Spanish Bailout Rumored for November
The euro started off the week on Monday morning at 1.2944. The currency held level even after controversial news out of the eurozone last week. Standard & Poor's decision to downgrade Spain and a gloomy forecast from the International Monetary Fund weighed on the euro, but did not cause a significant decrease in value.
Many are expecting more bad news this month from Moody's, which has decided to reassess its rating on Spain and could downgrade the rating to junk status.
Ever since Mario Draghi announced that the European Central Bank would do whatever it took to save the eurozone back in September, the euro has been supported by the hope that countries like Spain would take advantage of the bank's promise by requesting a bailout. Spain has been reluctant to request aid and has held back from requesting a full sovereign bailout.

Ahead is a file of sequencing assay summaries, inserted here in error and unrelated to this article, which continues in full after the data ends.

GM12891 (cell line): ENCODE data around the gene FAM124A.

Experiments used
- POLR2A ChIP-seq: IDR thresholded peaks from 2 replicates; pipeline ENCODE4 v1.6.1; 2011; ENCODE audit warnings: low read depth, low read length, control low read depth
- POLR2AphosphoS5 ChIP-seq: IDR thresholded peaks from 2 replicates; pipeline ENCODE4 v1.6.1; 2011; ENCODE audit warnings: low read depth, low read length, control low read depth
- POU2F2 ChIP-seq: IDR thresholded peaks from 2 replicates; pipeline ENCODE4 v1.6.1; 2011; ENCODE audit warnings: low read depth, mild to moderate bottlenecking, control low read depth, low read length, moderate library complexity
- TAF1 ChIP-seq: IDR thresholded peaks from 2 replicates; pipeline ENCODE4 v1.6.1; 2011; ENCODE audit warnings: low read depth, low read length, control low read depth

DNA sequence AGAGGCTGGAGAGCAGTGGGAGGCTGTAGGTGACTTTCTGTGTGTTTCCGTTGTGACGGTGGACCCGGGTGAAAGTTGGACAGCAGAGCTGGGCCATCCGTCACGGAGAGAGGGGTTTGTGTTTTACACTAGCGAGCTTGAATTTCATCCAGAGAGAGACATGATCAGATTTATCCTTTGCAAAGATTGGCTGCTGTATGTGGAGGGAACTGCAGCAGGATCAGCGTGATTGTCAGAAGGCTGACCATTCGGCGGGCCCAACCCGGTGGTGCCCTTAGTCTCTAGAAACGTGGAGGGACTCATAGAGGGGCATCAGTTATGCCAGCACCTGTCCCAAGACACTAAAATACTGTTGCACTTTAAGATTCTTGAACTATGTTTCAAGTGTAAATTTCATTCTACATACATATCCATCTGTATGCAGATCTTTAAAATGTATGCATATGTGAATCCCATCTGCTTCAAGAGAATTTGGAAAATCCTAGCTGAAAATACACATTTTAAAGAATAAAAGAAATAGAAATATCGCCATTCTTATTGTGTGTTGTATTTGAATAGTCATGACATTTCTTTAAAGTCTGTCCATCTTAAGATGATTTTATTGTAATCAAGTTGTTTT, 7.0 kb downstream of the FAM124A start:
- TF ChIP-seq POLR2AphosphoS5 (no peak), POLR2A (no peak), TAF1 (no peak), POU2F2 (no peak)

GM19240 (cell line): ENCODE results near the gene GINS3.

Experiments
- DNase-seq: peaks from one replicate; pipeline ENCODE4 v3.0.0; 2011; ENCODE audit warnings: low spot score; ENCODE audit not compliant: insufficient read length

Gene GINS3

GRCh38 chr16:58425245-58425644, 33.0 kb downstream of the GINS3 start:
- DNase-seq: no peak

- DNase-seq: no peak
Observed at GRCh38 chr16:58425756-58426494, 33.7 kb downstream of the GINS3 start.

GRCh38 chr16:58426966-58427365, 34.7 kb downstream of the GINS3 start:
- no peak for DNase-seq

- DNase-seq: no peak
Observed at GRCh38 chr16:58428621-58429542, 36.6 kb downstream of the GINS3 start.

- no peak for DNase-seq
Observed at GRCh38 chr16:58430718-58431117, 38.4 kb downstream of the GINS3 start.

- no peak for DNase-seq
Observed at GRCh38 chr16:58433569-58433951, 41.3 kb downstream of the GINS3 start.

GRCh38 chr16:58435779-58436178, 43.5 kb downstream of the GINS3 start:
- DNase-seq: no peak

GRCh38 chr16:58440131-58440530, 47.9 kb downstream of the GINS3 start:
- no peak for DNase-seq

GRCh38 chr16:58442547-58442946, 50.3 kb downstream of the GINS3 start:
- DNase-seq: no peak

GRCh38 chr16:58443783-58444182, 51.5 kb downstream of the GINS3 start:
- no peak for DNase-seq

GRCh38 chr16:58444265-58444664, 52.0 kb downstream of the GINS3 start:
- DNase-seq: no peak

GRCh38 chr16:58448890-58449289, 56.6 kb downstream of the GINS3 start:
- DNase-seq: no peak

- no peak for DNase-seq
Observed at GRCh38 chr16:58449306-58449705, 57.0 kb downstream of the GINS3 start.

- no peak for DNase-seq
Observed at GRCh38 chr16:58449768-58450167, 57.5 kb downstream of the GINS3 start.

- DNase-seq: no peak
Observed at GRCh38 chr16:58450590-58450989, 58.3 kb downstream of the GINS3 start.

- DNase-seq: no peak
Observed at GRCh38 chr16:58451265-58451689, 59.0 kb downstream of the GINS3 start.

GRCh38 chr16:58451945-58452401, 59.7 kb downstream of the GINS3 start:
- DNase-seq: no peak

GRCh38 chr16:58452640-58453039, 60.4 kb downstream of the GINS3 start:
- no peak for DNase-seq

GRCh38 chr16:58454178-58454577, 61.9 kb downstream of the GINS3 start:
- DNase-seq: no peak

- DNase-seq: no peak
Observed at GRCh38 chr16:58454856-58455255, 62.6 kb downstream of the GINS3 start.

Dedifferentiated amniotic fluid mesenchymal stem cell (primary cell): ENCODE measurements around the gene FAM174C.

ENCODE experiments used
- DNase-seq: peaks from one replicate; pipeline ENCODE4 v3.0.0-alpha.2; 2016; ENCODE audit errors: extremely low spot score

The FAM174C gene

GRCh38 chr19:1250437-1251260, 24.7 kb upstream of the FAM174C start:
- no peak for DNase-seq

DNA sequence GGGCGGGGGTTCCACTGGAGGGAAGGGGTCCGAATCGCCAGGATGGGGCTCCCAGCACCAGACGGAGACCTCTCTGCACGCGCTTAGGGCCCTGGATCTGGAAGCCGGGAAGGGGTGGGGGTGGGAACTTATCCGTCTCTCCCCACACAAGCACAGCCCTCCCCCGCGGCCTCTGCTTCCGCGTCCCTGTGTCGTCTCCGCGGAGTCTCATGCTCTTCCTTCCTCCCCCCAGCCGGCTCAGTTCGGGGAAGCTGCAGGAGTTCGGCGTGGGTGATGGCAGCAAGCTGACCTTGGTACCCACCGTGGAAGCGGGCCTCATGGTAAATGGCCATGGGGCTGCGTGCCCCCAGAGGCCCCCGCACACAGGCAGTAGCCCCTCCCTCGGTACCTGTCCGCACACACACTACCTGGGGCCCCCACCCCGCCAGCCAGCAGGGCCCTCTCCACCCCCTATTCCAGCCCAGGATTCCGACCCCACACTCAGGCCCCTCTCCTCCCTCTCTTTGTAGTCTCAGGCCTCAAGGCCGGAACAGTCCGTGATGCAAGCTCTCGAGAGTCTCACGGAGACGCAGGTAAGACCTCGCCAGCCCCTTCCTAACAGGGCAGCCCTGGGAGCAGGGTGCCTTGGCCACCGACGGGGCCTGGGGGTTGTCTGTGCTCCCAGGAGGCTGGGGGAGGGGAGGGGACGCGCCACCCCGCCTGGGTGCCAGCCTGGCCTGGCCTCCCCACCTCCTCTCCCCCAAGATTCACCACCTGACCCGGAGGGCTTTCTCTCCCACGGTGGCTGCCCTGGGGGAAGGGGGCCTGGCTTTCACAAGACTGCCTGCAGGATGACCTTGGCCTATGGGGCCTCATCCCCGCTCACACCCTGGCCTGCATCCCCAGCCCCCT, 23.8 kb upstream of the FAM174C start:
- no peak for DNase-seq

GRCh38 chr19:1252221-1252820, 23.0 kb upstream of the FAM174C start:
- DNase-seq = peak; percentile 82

This news has plagued the market with speculation and rumor, but has served to highlight reluctance out of powerful European economies like Germany and Finland who are responsible for paying for a large percentage of these bailouts.
Most agree that the question of a Spanish bailout is “When?” rather than “If.” Reuters reported on Monday that there may be an answer to this question, and the answer is November. Spanish officials have made statements pointing to a bailout in November, perhaps joined with a Greek loan and Cypress bailout.
The large, onetime deal is preferable to keep the region from a drawn out debate between nations footing the majority of the bill, like Germany.
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